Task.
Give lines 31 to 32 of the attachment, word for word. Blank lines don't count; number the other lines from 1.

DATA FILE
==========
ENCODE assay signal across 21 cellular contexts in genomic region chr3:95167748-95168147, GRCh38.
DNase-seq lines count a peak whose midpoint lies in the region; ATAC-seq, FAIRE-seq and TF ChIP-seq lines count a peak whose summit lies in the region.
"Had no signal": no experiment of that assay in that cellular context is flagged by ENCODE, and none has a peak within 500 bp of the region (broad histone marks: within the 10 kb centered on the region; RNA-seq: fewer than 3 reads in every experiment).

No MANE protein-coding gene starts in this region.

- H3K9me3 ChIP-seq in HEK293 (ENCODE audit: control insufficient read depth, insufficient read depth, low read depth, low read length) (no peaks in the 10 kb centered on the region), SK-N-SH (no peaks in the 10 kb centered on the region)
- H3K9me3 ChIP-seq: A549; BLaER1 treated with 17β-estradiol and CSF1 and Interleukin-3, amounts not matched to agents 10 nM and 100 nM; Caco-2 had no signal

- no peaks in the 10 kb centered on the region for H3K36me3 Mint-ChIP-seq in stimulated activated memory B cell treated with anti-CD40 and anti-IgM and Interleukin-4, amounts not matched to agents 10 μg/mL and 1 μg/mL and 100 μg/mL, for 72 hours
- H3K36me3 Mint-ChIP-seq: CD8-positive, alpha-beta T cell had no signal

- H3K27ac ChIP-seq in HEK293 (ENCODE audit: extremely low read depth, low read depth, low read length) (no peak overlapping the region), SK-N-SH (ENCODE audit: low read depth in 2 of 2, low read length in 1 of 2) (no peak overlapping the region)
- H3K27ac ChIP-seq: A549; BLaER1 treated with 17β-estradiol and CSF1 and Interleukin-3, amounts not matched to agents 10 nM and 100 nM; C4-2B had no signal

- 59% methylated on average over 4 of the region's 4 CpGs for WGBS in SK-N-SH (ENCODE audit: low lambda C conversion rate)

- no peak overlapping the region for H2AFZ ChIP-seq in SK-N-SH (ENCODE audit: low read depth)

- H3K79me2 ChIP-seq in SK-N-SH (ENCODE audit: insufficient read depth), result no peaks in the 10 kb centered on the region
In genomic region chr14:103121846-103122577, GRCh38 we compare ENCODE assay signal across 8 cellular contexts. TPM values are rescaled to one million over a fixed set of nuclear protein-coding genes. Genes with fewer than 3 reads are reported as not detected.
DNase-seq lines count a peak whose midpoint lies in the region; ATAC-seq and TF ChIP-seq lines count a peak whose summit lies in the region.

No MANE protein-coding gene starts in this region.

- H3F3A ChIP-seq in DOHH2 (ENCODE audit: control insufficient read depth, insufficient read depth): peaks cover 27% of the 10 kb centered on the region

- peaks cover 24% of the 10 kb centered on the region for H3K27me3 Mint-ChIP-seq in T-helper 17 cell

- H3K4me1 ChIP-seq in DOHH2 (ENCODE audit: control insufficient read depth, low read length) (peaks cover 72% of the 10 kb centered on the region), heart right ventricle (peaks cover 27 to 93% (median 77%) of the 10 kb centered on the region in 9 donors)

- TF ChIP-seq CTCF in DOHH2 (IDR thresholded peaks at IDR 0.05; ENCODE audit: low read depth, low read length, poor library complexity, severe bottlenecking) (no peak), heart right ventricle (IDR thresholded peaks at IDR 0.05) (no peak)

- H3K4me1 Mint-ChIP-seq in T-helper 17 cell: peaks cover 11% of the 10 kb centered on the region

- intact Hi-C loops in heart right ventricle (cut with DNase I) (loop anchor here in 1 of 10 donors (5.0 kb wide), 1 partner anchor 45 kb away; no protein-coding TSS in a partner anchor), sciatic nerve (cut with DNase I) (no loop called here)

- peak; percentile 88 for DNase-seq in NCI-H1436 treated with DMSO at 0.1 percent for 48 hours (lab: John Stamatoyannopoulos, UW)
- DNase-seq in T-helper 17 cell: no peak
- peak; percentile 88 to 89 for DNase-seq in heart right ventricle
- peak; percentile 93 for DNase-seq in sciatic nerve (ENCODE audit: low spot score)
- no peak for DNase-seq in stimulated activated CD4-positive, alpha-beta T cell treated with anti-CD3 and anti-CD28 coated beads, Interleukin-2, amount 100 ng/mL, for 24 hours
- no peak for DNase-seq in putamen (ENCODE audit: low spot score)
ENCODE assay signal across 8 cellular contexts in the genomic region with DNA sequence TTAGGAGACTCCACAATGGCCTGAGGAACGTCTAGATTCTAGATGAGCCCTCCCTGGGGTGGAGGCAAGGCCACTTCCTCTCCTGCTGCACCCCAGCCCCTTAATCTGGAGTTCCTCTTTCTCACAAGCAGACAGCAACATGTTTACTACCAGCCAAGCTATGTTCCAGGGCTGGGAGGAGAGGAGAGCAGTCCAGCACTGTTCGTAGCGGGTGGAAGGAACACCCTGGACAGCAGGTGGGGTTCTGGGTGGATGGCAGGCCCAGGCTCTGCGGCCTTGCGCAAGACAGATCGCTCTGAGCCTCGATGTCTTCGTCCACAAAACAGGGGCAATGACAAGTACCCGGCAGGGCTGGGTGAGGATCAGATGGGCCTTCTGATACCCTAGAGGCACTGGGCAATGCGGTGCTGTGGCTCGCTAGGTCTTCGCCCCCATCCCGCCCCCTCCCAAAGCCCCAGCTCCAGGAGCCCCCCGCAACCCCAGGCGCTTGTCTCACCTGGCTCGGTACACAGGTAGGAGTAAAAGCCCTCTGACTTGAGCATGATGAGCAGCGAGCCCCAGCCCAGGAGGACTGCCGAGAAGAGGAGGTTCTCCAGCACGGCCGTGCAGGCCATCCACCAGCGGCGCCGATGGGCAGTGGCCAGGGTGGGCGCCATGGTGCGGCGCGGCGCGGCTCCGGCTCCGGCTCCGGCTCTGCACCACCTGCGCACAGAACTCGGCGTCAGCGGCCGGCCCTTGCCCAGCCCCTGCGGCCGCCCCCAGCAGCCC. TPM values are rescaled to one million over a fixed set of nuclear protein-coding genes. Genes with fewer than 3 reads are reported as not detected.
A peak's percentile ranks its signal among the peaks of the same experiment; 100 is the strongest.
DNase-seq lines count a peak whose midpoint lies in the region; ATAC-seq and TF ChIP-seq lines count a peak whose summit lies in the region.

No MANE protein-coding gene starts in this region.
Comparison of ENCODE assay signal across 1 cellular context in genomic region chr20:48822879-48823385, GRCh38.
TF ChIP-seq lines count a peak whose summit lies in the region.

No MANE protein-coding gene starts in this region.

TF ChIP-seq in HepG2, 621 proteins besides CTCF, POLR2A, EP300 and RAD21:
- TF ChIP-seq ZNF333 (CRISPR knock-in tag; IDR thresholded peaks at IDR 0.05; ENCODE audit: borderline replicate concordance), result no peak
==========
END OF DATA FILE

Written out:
DNase-seq lines count a peak whose midpoint lies in the region; ATAC-seq and TF ChIP-seq lines count a peak whose summit lies in the region.

No MANE protein-coding gene starts in this region.